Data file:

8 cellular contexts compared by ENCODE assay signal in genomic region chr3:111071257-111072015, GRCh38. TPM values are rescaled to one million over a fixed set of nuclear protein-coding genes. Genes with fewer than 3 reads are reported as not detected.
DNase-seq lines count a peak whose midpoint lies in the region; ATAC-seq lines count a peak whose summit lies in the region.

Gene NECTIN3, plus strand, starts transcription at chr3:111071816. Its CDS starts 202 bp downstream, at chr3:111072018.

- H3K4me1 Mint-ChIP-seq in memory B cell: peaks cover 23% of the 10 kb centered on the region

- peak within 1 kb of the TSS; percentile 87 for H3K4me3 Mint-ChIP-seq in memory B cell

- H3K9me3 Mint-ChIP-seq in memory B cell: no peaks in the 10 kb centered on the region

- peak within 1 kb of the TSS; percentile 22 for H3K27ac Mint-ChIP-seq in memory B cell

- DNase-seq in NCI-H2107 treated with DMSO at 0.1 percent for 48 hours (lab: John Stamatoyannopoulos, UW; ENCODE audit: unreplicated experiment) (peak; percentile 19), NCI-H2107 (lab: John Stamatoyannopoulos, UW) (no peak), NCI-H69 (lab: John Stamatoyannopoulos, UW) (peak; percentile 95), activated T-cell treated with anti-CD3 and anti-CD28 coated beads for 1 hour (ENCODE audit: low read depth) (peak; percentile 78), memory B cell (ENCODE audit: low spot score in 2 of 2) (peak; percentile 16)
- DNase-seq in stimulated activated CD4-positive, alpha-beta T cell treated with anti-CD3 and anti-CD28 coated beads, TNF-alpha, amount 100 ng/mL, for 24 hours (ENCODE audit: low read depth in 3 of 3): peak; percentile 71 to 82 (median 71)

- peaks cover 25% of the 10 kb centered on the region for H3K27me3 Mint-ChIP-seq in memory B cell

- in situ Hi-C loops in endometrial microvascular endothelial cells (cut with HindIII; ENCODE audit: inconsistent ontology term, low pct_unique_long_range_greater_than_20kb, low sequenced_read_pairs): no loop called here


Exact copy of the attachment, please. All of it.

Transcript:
8 cellular contexts compared by ENCODE assay signal in genomic region chr3:111071257-111072015, GRCh38. TPM values are rescaled to one million over a fixed set of nuclear protein-coding genes. Genes with fewer than 3 reads are reported as not detected.
DNase-seq lines count a peak whose midpoint lies in the region; ATAC-seq lines count a peak whose summit lies in the region.

Gene NECTIN3, plus strand, starts transcription at chr3:111071816. Its CDS starts 202 bp downstream, at chr3:111072018.

- H3K4me1 Mint-ChIP-seq in memory B cell: peaks cover 23% of the 10 kb centered on the region

- peak within 1 kb of the TSS; percentile 87 for H3K4me3 Mint-ChIP-seq in memory B cell

- H3K9me3 Mint-ChIP-seq in memory B cell: no peaks in the 10 kb centered on the region

- peak within 1 kb of the TSS; percentile 22 for H3K27ac Mint-ChIP-seq in memory B cell

- DNase-seq in NCI-H2107 treated with DMSO at 0.1 percent for 48 hours (lab: John Stamatoyannopoulos, UW; ENCODE audit: unreplicated experiment) (peak; percentile 19), NCI-H2107 (lab: John Stamatoyannopoulos, UW) (no peak), NCI-H69 (lab: John Stamatoyannopoulos, UW) (peak; percentile 95), activated T-cell treated with anti-CD3 and anti-CD28 coated beads for 1 hour (ENCODE audit: low read depth) (peak; percentile 78), memory B cell (ENCODE audit: low spot score in 2 of 2) (peak; percentile 16)
- DNase-seq in stimulated activated CD4-positive, alpha-beta T cell treated with anti-CD3 and anti-CD28 coated beads, TNF-alpha, amount 100 ng/mL, for 24 hours (ENCODE audit: low read depth in 3 of 3): peak; percentile 71 to 82 (median 71)

- peaks cover 25% of the 10 kb centered on the region for H3K27me3 Mint-ChIP-seq in memory B cell

- in situ Hi-C loops in endometrial microvascular endothelial cells (cut with HindIII; ENCODE audit: inconsistent ontology term, low pct_unique_long_range_greater_than_20kb, low sequenced_read_pairs): no loop called here